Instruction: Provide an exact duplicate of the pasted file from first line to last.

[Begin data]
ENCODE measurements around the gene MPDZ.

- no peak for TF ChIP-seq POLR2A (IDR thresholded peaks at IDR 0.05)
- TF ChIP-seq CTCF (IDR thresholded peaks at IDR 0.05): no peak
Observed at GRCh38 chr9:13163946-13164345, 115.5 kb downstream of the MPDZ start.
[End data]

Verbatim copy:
ENCODE measurements around the gene MPDZ.

- no peak for TF ChIP-seq POLR2A (IDR thresholded peaks at IDR 0.05)
- TF ChIP-seq CTCF (IDR thresholded peaks at IDR 0.05): no peak
Observed at GRCh38 chr9:13163946-13164345, 115.5 kb downstream of the MPDZ start.